The convening began with a rousing video of acclaimed poet Danez Smith speaking passionately about the impact that racial inequities have had and continue to have on young people of color in cities across the country. This poem served as powerful motivation for the three-day convening and helped to ground participants in the urgent need for change present in the communities they seek to serve. The poem also underscored the importance of moving beyond representative diversity towards tangible investment in underserved communities, full inclusion of residents and workers in decision-making processes, and the removal of systemic barriers that continue to hold back low-income people of color. 

Over the course of the three-day meeting, participants were joined by committed advocates, activists, academics, and municipal leaders to help them develop viable strategies for advancing equity and inclusion. For example, on the second day Memphis Mayor Jim Strickland and Charlotte Mayor Vi Lyles each spoke about inclusion efforts underway in their respective cities. For example, the city of Charlotte commissioned a disparity study to document the underrepresentation of people-of-color-owned business enterprises among those receiving contracts for city procurement opportunities.  Similarly, Memphis is also using the city’s purchasing power to help grow and expand small, and people-of-color owned businesses.

Other noteworthy strategies for advancing racial equity and economic inclusion include:

  1. Local and targeted hiring – require or incentivize businesses that receive public resources, such as government contracts or tax breaks, to hire workers living in a particular geographic area or from specific populations within the community.
     
  2. Anchor institution procurement – leverage the tremendous purchasing power of universities, hospitals, community colleges, and large private sector employers to help not only grow new businesses through contracting, but also fill open employment opportunities at these institutions. The Chicago Anchors for a Strong Economy (CASE) is a noteworthy example of this strategy in action.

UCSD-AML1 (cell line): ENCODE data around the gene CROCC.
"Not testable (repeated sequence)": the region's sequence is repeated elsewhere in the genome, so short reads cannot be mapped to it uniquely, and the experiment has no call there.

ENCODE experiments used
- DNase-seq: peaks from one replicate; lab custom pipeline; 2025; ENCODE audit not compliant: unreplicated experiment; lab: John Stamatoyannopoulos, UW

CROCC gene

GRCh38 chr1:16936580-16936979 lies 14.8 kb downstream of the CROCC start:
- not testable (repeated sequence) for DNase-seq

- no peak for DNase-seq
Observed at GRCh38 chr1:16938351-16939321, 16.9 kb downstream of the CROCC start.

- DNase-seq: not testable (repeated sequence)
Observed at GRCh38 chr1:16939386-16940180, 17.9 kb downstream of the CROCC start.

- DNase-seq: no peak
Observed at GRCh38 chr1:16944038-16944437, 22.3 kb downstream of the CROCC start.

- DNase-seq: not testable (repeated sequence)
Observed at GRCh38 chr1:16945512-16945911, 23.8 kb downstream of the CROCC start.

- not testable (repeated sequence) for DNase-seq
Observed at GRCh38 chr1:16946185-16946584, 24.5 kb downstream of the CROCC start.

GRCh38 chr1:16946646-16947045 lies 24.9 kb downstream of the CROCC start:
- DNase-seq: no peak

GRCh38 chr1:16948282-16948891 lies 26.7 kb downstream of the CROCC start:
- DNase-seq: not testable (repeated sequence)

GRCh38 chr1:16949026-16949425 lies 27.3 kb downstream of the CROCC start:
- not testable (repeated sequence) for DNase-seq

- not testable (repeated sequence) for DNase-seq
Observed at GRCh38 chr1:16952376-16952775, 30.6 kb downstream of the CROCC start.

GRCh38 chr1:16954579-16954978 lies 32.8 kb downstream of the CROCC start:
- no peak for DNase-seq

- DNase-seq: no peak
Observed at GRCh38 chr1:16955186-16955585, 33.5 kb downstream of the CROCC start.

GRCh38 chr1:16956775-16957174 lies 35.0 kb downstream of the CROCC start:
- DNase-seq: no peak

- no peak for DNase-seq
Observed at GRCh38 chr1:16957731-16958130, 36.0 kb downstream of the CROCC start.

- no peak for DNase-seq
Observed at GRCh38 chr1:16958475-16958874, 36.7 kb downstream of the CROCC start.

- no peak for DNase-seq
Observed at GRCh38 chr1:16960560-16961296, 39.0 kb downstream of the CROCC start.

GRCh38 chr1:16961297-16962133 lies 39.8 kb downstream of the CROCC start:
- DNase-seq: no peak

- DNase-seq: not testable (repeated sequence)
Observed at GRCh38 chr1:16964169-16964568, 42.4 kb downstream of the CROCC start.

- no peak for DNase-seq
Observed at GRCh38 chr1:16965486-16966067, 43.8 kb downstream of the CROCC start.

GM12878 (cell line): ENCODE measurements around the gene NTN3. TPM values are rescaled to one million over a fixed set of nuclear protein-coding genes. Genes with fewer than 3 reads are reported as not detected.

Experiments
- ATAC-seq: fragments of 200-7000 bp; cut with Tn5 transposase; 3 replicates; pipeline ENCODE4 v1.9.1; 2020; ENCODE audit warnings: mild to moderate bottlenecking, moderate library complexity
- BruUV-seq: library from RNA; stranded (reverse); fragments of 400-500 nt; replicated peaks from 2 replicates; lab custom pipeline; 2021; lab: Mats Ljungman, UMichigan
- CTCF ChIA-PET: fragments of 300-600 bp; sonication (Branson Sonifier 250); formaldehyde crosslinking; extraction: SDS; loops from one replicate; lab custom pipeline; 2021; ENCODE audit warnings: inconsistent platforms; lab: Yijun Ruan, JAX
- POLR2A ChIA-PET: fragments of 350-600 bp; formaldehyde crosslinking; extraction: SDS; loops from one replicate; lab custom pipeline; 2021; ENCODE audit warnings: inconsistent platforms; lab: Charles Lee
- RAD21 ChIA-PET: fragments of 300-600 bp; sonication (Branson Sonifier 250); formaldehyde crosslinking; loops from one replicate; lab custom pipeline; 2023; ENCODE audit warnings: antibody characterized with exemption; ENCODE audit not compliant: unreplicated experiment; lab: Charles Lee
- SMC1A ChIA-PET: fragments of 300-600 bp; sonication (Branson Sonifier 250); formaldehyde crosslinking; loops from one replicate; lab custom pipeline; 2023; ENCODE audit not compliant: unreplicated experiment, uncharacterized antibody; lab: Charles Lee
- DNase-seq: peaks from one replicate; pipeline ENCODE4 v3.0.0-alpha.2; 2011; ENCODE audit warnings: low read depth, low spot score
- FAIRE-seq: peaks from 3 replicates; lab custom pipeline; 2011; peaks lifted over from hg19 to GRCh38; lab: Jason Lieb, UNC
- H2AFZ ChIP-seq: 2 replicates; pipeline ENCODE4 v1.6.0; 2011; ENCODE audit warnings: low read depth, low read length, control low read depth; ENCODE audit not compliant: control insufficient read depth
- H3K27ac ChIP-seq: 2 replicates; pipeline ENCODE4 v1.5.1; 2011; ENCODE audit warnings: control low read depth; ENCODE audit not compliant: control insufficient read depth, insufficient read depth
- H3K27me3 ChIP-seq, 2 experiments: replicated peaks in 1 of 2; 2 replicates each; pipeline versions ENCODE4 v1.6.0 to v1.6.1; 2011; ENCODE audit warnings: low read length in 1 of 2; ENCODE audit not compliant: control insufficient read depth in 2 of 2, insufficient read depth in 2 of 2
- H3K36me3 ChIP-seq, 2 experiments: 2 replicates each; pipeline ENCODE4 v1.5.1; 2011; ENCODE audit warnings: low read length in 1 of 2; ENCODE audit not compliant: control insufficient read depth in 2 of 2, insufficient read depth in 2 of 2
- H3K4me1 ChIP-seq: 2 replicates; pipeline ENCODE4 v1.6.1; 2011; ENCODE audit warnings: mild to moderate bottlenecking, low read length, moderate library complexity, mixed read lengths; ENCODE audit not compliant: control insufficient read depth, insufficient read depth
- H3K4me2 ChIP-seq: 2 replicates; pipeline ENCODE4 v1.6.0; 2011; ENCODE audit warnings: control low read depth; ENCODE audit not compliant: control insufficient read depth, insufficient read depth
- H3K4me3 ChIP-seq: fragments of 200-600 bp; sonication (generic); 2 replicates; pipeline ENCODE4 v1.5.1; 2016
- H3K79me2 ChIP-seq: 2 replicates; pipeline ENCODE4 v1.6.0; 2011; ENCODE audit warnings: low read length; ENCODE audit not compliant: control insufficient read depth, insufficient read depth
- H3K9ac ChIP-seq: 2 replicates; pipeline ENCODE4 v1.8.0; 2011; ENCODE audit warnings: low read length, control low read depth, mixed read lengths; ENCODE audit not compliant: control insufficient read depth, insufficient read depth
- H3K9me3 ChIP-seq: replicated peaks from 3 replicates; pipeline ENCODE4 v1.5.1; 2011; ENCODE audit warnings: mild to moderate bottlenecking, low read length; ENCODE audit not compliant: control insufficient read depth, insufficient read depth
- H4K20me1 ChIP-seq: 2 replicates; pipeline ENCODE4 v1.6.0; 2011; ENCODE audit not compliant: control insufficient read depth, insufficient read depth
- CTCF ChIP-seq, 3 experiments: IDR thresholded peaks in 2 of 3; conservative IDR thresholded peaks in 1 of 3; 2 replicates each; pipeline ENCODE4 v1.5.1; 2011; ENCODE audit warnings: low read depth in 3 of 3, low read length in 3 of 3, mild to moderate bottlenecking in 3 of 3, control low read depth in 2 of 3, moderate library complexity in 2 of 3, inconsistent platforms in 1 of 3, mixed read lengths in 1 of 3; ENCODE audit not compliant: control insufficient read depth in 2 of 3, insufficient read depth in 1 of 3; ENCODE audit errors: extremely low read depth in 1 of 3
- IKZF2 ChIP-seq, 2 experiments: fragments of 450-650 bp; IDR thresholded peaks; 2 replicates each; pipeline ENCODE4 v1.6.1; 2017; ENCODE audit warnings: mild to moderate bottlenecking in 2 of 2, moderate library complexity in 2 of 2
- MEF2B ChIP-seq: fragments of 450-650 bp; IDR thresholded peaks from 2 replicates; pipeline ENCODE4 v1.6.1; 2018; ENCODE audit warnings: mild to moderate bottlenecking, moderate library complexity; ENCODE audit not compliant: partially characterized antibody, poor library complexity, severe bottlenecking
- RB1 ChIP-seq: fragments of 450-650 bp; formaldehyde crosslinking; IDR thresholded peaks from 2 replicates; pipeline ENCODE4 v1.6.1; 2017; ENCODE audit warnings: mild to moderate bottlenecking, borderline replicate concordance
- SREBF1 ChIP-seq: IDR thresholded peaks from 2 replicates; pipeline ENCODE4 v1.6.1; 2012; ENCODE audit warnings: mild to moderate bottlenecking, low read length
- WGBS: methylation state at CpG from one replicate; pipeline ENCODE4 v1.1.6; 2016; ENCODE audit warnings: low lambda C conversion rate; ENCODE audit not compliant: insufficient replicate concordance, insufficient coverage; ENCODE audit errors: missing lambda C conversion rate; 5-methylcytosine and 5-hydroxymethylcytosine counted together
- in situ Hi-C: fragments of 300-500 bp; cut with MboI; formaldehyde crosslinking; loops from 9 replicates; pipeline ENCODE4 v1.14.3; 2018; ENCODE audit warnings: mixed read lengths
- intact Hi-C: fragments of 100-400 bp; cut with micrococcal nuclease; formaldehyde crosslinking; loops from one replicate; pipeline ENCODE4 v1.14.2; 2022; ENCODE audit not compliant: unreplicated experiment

3. Tailor workforce strategies – career training and education opportunities should be targeted for industries slated for growth, or those that have historically had barriers to entry for low-income people of color similar to the EARN Maryland program.
     
  4. Asset-building strategies – take an intergenerational approach to ensure that economic inclusion strategies will address the racial wealth gap through efforts such as individual development accounts for low-income families, or city-wide efforts such as the Richmond Office of Community Wealth Building or Atlanta Wealth Building Initiative.

To learn more about economic inclusion in general and the challenges and opportunities facing Black-owned business enterprises in particular, please check out the latest report from the Association for Enterprise Opportunity (AEO), The Tapestry of Black Business Ownership in America: Untapped Opportunities for Success.

Equity, Artificial Intelligence, and Transportation